I have a natural affinity for pilgrims or explorers. It’s not so much their tales of hardship, although I admire those. Or the adventures they had; those sound great too. But it’s the forward motion. Ahead is better than back, and that’s just where they’re going.

The last week or so, I’ve been restless feeling like my feet are stuck. All my organizing and sorting has been an attempt to kill inertia. The inertia of the ‘hurry up and wait’   bubble we’ve been living in for the last two months.

In the rest of my life, I’m a person who weighs options and then makes a decision. Quickly devising a plan, and then executing it. No hemming. No hawing – whatever that is. And I go – forward. Generally, my husband relies on my approach because all he has to do is sit back and watch. He’ll show up at the end when the champagne is uncorked, or to clean up the blood, when I fall down. We all have our roles.

Apostles

But in this process to get ourselves moved 7 thousand miles away, the pace is slower than I have ever moved at in any other project in my life. Send a request for document – wait. Get said document and send it off to be Apostlized – wait. Order an FBI background check – wait (mostly to see if they accept my terrible finger prints after 3 months of, oh yeah, waiting!). I have found a work around and will be putting that plan into place shortly. And that’s only for US, stuff. Don’t get me started on emailing, calling or carrier pigeon to anyone in Spain! It’s like shouting into a well.

But today – the universe gave me a little gift. I got back both our birth certificates and our marriage certificate and they have been Apostilized! I’ve never been so happy to see things I didn’t care at all about 3 months ago. And I took great pride – though I had almost nothing to do with it – when they arrived in those self-addressed stamped envelopes.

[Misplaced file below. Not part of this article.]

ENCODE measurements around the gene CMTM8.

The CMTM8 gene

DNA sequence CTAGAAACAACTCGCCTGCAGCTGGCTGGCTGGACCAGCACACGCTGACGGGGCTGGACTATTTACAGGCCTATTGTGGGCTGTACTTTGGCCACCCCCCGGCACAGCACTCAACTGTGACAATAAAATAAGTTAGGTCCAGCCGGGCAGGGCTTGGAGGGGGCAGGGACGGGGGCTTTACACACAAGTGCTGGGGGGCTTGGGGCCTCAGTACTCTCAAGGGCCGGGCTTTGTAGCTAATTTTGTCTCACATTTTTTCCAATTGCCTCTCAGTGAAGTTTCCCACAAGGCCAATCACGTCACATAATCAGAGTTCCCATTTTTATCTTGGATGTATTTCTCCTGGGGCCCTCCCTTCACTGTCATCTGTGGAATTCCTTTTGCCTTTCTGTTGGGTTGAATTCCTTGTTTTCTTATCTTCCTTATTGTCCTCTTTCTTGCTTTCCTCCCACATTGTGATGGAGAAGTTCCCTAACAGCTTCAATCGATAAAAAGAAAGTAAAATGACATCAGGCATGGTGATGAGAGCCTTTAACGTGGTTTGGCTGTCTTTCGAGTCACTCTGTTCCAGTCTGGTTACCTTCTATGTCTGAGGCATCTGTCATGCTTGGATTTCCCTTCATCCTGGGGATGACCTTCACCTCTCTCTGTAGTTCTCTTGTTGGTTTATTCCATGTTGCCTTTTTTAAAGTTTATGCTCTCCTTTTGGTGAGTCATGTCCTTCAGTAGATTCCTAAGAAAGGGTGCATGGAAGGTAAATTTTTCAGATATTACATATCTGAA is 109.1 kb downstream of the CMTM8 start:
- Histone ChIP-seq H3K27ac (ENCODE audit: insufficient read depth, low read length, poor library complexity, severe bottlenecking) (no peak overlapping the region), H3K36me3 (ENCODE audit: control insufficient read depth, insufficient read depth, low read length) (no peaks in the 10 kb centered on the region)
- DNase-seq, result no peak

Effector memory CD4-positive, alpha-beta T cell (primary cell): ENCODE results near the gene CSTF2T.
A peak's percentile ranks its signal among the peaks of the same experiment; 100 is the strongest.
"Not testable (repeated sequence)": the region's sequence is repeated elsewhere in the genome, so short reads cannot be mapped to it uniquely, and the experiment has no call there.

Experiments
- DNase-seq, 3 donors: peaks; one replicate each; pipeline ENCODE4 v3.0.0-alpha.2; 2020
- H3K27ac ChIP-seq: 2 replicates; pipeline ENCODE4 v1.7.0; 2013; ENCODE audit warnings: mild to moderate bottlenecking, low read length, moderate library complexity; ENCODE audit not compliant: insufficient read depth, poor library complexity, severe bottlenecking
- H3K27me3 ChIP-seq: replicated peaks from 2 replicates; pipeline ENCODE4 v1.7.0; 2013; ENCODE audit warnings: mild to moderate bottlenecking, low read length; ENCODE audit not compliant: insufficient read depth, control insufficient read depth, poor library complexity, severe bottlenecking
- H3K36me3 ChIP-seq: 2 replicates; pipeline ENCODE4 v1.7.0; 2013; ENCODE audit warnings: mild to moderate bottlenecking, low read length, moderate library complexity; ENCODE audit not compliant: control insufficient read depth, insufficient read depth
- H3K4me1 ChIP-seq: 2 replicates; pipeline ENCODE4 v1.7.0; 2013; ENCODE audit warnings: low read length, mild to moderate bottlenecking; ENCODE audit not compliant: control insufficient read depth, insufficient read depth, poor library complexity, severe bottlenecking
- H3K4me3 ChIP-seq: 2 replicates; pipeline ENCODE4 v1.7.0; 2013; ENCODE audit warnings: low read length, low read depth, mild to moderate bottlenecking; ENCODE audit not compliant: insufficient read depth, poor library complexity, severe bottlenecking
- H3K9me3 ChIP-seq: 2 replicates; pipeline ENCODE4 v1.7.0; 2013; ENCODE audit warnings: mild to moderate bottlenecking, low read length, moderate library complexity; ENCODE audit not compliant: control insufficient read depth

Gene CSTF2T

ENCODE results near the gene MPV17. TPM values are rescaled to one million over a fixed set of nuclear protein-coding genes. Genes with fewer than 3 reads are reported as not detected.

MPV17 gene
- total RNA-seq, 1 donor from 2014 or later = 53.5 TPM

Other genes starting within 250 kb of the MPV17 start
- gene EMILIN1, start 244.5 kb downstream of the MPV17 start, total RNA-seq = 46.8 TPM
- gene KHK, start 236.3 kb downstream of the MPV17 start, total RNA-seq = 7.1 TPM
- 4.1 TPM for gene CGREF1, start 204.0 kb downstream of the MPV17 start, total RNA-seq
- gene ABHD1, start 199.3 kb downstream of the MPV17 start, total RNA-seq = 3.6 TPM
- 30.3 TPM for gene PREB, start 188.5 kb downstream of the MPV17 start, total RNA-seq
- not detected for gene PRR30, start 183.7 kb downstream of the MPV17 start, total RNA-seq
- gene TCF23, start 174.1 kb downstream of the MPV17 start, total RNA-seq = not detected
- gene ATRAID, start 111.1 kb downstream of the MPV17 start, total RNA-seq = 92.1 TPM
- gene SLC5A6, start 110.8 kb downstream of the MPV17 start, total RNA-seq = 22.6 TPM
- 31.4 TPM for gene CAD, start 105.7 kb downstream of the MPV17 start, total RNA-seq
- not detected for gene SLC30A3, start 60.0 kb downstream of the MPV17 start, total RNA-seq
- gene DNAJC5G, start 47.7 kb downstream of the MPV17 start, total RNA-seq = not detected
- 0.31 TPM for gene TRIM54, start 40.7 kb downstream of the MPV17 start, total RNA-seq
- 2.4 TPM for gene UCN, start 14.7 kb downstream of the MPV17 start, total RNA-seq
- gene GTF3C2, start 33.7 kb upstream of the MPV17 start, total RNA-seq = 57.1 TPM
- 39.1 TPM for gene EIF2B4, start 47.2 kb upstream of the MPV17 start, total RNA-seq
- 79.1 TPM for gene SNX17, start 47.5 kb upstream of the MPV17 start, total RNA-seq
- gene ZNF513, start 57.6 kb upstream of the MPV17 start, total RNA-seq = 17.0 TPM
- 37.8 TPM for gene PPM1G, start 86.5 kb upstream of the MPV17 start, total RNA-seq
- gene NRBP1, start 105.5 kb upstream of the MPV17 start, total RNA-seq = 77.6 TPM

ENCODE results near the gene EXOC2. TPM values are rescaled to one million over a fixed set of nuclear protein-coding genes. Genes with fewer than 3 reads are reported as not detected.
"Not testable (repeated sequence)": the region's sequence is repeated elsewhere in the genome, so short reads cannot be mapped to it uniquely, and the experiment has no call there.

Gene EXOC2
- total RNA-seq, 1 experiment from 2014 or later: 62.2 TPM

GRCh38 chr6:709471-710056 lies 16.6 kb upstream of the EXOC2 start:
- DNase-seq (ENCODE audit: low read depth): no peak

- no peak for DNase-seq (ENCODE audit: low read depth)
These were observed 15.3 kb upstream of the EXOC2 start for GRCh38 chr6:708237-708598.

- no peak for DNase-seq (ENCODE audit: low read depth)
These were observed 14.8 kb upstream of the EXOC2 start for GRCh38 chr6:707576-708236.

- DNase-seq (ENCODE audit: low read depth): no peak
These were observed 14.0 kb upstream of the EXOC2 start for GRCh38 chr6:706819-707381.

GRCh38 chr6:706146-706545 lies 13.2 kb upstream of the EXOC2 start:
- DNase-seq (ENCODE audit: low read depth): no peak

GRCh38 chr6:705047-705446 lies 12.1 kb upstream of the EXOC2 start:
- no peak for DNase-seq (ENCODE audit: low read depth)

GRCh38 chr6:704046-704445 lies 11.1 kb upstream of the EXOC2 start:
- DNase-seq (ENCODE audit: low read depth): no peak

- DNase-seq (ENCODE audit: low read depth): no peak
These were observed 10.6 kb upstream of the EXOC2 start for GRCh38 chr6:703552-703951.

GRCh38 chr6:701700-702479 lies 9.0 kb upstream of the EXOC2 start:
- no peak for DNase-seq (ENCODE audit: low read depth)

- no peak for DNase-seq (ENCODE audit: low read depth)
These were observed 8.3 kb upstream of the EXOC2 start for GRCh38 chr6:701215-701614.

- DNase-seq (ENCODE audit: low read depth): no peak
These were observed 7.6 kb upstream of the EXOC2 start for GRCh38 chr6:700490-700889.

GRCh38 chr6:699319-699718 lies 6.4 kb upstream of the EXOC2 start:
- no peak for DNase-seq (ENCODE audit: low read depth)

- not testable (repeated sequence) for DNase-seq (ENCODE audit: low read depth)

When I held them up to Jeff he told me to put them away and to ensure that nothing happened to them – so precious are they.

‘Don’t take any chances, considering the process of getting new ones.’

I almost laughed. If we had to get new ones, it would be me who arranged for them. Him, not being a person who ever fills out the form or follows up on the minutia of the mundane.  When our children were little and came home with the packet of forms to be filled out on the first day of school every year, Jeff was the one pacing behind me complaining about the redundancy.

‘They went to the same school less than 3 months ago. Why do we have to fill out the same forms? Nothing has changed.’

‘We just do.’ as I filled in two sets, for both the kids.

‘It’s ridiculous.’

‘Yes, perhaps, but unless you’re going to take up a pen and start writing on same said forms, I don’t have time for the musings.’ It was probably 11pm.

‘Someone should do something about this. It’s crazy.’

‘Well, ‘someone’ could go to the Parent meetings and complain. I don’t have time for that either, so I’m filling in the forms.’

But in this case, I understood Jeff’s concern for our Apostlized documents. They are precious cargo and represent progress.

Today, the universe kicked inertia in the ass. I have forward motion again! Something to celebrate. Perhaps we won’t wait til it’s all done to pop some champagne.

The Oracle of Jamba Juice

It’s been one of those days. There are bound to be a few as we navigate the world of visas and setting up our lives in Spain. The endless paperwork, certifications, Apostles and confusion.

I woke up this morning to a message from the bank in Valencia. Apparently showing that you have accounts with money in them isn’t enough for Spanish bankers to believe that this is the pile of cash you will use to seed the account you’re opening in their bank. I’m at a bit of a loss at how to overcome this one. Should I take a bunch out at the ATM and photograph myself rolling around the floor in it? Then I could tell them that I’d only deposit the ones that stick to my skin into their bank.

I called the Secretary of State’s office in our state to verify that they could Apostlize our birth certificates and marriage certificate from another state. They told me they could and gave me directions – 30 miles away, mind you – so I could get this done today. Off I went, in order to check another thing off my list. When I got there, they informed me that they could not, in fact, do this for me. I would need to contact the Secretary’s of State in those other states and find out how they certify these documents. I was stunned. I called this morning before getting in the car!